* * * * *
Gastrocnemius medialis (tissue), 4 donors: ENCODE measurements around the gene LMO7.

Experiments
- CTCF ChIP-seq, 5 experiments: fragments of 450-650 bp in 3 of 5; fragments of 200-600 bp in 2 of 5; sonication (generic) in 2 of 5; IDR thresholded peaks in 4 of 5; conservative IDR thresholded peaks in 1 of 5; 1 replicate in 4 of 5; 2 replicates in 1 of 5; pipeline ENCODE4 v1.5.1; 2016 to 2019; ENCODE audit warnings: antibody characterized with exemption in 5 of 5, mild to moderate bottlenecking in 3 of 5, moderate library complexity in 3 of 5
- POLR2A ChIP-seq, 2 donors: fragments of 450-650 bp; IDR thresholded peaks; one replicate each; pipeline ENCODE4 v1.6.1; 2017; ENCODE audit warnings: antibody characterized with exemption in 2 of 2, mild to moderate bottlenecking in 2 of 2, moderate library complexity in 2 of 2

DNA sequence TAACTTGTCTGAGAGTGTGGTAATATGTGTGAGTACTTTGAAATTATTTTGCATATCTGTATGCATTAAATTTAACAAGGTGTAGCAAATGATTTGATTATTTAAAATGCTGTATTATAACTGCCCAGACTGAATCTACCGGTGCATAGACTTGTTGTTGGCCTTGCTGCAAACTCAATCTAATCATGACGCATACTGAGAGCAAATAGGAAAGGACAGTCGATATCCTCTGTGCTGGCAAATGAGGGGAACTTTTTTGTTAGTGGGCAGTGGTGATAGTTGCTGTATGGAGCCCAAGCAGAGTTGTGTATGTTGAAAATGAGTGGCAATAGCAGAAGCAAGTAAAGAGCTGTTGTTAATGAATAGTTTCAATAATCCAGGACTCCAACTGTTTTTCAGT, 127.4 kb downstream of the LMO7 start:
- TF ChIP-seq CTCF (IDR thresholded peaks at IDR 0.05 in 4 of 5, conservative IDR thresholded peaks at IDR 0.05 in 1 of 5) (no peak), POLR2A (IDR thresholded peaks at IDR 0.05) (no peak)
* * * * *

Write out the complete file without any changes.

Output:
Gastrocnemius medialis (tissue), 4 donors: ENCODE measurements around the gene LMO7.

Experiments
- CTCF ChIP-seq, 5 experiments: fragments of 450-650 bp in 3 of 5; fragments of 200-600 bp in 2 of 5; sonication (generic) in 2 of 5; IDR thresholded peaks in 4 of 5; conservative IDR thresholded peaks in 1 of 5; 1 replicate in 4 of 5; 2 replicates in 1 of 5; pipeline ENCODE4 v1.5.1; 2016 to 2019; ENCODE audit warnings: antibody characterized with exemption in 5 of 5, mild to moderate bottlenecking in 3 of 5, moderate library complexity in 3 of 5
- POLR2A ChIP-seq, 2 donors: fragments of 450-650 bp; IDR thresholded peaks; one replicate each; pipeline ENCODE4 v1.6.1; 2017; ENCODE audit warnings: antibody characterized with exemption in 2 of 2, mild to moderate bottlenecking in 2 of 2, moderate library complexity in 2 of 2

DNA sequence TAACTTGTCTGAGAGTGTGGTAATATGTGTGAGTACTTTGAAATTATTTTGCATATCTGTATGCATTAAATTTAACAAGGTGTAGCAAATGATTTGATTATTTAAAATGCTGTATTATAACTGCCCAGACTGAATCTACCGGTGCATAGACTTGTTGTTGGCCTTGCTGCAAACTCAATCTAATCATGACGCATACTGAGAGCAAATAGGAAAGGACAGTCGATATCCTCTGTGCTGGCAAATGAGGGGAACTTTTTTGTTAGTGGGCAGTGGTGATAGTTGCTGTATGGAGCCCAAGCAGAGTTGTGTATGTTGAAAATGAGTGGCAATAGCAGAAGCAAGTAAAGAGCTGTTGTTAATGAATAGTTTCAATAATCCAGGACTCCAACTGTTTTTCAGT, 127.4 kb downstream of the LMO7 start:
- TF ChIP-seq CTCF (IDR thresholded peaks at IDR 0.05 in 4 of 5, conservative IDR thresholded peaks at IDR 0.05 in 1 of 5) (no peak), POLR2A (IDR thresholded peaks at IDR 0.05) (no peak)